Mittle Europe: Recent Cultural Initiatives
> Nina Czegledy

Over the past summer, I visited and have been deeply impressed by new, alternative cultural initiatives in the Middle of Europe. While the profile and focus of these cultural (ad)ventures vary from place to place, all of them were self or grass roots initiated and became rapidly successful indicating a need for diverse, often spontaneous and in many cases informal interactions.

The following four interviews are part of a study in progress and concern Tranzit House, Cluj, Romania; Buryzone, Bratislava, Slovakia; Kuda org.Novi Sad, Serbia and Two Artists Two Curators, Budapest, Hungary.

TRANZIT HOUSE, Cluj, Romania
http://www.dntcj.ro/NGOs/tranzit

In 1997, Tranzit House, began operations in a former Synagogue in Cluj,Romania. The dilapidated building has served as a storage place for several years and could be accessed only through a back alley Back in the late nineties, it would have been difficult to foresee the current extent of activities in the renovated building. The Foundation itself has been established in 1998. Events began sporadically as early as 1997, however due to the condition of the building regular programming was not possible until 2001. The events ranged from folk dancing for children to experimental film projections. Within this time frame - said Csilla Konczei, founding member- the programming allowed the assessment of the cultural atmosphere of the city, which in turn was reflected in the order of the events. Over the last year in collaboration with individuals, especially Joanne Richardson and organizations such as the IDEA Foundation new trends emerged in programming.


Between September 26-29, 2002, Tranzindex Media Theory Symposium, the latest collaborative project of the Foundation was held in the Tranzit House.

This interview with Csilla Konczei and Tincuta Parv coordinator of the Tranzindex Media Theory Symposium was conducted by e-mail over the summer and on September 29,2002 in Cluj.

Csilla Konczei, anthropologist, artist and curator worked most of her life in Cluj. Csilla is teaching in the Department of Ethnography and Anthropology at the University of Cluj and she is also involved in non-verbal communication research. In the former political regime she couldn't get a job and has been working as a freelance ethnographer. In 1990 she began to work at Romanian National Television.Around this time she started to produce independent video art, which has been shown at many international festivals and has received prestigious awards.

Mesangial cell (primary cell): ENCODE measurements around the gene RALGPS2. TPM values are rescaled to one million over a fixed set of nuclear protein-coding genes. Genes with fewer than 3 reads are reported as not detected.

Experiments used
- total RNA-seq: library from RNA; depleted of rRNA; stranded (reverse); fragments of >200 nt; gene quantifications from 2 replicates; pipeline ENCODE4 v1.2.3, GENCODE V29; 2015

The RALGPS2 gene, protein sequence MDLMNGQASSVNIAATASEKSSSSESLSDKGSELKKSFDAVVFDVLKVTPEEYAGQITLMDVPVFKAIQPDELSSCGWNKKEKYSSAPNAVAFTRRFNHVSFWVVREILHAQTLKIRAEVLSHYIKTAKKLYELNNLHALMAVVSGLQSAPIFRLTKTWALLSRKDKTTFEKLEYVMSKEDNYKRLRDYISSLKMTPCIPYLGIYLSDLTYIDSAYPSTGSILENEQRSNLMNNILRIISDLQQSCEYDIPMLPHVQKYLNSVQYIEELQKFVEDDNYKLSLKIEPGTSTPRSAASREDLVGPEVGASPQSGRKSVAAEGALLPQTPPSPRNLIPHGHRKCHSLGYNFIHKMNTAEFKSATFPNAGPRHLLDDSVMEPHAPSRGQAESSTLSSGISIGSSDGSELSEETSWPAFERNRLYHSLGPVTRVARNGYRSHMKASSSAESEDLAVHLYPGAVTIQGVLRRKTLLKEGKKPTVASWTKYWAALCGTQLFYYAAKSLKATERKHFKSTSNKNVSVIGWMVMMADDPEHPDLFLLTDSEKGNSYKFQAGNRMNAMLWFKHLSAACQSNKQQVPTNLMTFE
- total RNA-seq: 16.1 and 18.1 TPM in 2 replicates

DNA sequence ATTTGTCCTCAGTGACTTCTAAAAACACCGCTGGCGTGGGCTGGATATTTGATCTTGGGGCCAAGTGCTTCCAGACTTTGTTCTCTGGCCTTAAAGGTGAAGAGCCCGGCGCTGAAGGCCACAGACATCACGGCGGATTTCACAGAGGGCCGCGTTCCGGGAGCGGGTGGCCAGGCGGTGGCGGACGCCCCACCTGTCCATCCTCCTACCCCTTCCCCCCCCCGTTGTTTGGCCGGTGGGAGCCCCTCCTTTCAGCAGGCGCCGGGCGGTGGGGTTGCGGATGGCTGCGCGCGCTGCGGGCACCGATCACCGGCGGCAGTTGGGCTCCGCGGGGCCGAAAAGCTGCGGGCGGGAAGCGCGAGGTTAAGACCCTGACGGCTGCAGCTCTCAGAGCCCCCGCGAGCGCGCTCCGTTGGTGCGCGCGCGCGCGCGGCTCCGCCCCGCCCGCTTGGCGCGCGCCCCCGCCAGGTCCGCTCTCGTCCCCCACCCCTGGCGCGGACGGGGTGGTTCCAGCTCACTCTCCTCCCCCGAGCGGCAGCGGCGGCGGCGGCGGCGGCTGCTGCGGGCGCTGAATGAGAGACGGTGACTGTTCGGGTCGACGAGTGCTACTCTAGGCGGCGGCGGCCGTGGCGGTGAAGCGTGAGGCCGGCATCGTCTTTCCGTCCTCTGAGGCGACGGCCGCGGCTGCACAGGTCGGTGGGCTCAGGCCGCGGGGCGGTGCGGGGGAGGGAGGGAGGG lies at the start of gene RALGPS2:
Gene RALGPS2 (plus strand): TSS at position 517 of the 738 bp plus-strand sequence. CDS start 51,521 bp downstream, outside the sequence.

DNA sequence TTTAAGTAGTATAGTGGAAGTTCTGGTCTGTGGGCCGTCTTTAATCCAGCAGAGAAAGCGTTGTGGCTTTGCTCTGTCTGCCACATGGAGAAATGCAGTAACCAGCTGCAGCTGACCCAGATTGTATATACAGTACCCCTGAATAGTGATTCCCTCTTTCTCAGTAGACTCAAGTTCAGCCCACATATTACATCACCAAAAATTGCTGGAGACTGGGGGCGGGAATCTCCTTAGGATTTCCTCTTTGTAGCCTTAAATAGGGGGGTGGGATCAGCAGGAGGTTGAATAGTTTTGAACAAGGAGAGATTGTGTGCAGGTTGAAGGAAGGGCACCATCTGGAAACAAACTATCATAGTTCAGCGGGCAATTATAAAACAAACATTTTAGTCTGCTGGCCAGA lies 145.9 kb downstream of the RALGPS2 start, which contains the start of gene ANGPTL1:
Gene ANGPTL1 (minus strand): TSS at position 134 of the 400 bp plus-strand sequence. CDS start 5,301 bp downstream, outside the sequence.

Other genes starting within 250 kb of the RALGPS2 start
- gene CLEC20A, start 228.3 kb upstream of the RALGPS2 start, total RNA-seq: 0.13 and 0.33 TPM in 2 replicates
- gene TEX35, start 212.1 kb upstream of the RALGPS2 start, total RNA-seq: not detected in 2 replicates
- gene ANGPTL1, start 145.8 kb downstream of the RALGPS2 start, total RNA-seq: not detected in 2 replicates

Tincuta Parv has graduated from the Art Academy of Cluj in 1998. She has completed one year of post graduate studies at Nantes, France. Following this she has obtained another degree in cultural anthropology in Cluj. Tincuta has been working full-time at Tranzit House for the last two years.


Nina Czegledy: You have initiated the Tranzit project a few years ago. Can you tell me about the background in Cluj in general and your project in particular? How and why did this initiative become a reality?

Csilla Konczei: When I started the Tranzit project, Cluj was a sort of a depressing place. This was the second depressing period in my life -the first being of course during the Ceausescu regime. Many interesting people left the country; the intellectual/artistic life has being vegetating in a very closed and static institutional system. I did not find a satisfying context for my activities at home. The empty building of a former synagogue on the bank of Somes River presented a very inspiring apropos for initiating an artistic and community building project. So we rented the building from the Jewish community together with my husband and I started to look for people with whom to develop the project of establishing a contemporary art centre.

By now, Cluj is a much more lively place - maybe in a certain way Tranzit contributes to this as well .Our project means a permanent activity facilitated by a small staff and many visiting local and international artists in the partly restored building of Tranzit House, as we call it. During the five years of our existence we succeeded to attract artists and increasing grant support by organizing artistic manifestations, which expressed our ideas and revealed the possibilities of the project. We could say that the Tranzit project is a specific low budget project, which gradually succeeded to transform non-monetary values into monetary ones.

NC: I have been very impressed by the events you organize. Can you describe your activities and aims?